Calcium supplements are big business and they are enjoying a period of popularity especially for their ability to improve bone health and density.
There are many different forms of supplementary calcium on the market and navigating them is a bit of a minefield. Among the available forms are calcium carbonate, calcium orotate and calcium citrate.
One of the more unique forms available is coral calcium for which many bold health claims have been made but scientific evidence is still lacking.
What exactly is Coral Calcium?
Coral calcium is another form of calcium carbonate and as its name implies, it is a form of calcium derived from fossilized coral deposits and is actually the most prevalent form of calcium in the world but environmental questions have been raised regarding the harvesting of the coral for its calcium.
Coral calcium is derived from marine invertebrates which secrete calcium in the ocean and this regulates pH levels of the surrounding water. When secreted, a hard skeleton is creates and when a many corals are secreted, the familiar coral reef is built.
Coral does not only contain calcium but also other minerals such as magnesium making coral calcium a broad spectrum supplement. However, with these coral beds being irreplaceable, is it actually worth ravaging them for supplementary purposes when calcium is available in several very similar forms?
How is Coral Calcium Different from Regular Calcium?
Despite being carbonates, coral calcium is actually quite different from regular rock based calcium. The geometrical structure is created by living organisms which gives coral calcium unique properties.
According to research, organic molecules are embedded inside the crystals which is entirely different from calcium sourced from rock.
These organic molecules are transferred into the structure of the calcium which in theory means that coral minerals have a far higher mineral content than regular calcium.
Is Coral Calcium more Effective?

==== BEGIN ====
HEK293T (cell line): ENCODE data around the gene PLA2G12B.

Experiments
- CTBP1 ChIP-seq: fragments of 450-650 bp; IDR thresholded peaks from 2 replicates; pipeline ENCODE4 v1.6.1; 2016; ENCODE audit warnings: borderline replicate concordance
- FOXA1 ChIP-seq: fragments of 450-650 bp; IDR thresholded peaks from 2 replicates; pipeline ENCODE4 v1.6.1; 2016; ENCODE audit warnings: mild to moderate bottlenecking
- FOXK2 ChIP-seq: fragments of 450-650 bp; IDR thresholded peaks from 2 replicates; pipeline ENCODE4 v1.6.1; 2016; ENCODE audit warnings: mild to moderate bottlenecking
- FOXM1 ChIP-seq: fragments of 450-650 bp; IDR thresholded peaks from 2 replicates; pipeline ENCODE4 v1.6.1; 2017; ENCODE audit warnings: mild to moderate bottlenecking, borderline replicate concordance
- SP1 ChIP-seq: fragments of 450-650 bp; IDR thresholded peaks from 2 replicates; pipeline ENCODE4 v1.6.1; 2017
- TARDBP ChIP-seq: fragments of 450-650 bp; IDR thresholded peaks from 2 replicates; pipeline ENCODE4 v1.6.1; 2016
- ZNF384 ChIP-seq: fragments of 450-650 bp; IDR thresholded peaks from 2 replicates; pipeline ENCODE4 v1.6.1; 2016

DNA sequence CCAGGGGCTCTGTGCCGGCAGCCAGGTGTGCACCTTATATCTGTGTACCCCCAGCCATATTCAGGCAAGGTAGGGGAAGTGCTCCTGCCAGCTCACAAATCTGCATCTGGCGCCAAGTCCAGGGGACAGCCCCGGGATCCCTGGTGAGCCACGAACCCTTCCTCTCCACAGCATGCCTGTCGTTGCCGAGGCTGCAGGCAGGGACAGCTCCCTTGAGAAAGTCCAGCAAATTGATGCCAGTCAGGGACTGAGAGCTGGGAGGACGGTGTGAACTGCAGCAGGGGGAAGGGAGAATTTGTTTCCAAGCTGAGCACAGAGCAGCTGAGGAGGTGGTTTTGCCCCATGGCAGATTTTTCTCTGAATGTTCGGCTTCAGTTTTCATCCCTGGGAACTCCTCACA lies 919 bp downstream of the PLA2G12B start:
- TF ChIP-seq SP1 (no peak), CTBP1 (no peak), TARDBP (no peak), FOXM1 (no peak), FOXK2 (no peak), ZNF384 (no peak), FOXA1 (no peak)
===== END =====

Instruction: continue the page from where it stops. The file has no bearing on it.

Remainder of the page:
There has been quite a bit of hype regarding the health benefits of coral calcium but despite this we should proceed with caution.
None of the claims made regarding the benefits of coral calcium have been backed up by scientific evidence. That does not mean that coral calcium is not effective but any claims probably need to be tempered with a touch of realism.
Much of the coral calcium found in dietary supplements is sourced from the coral reefs in the shallow waters of Okinawa in japan. The reason that it was hyped so much was that the inhabitants of this region had life spans well in excess of worldwide life expectancy rates.
The theory being that because the local inhabitants drank water which was rich in coral calcium, they were living longer and healthier lives.
However, it has been found that these locals were actually consuming less than a thousand milligrams of coral calcium each day and that many other factors are likely responsible for their longevity including a notoriously healthy diet and exercise regime as well as low levels of stress.
As of now, there have been so few studies into the benefits of coral calcium that it is difficult to say how effective it is. What we do know however is that the Federal Trade
Commission of the US reprimanded a number of coral calcium manufacturers in 2004 for making claims that it could cure a range of diseases including cancer, heart disease, multiple sclerosis and hypertension.
The Difference Between Coral Calcium and Rock based Calcium
Coral calcium has two parts calcium to one part of magnesium as well as many other important trace minerals. Testing of the Japanese coral calcium products is conducted in the US to ensure that the product is authentic coral calcium.
Ionization tests show coral calcium ionizes quickly within around 15 minutes which makes it easier for the body to absorb. This is a big difference between coral and regular calcium carbonate which needs a large amount of digestive acid in order to ionize and absorb.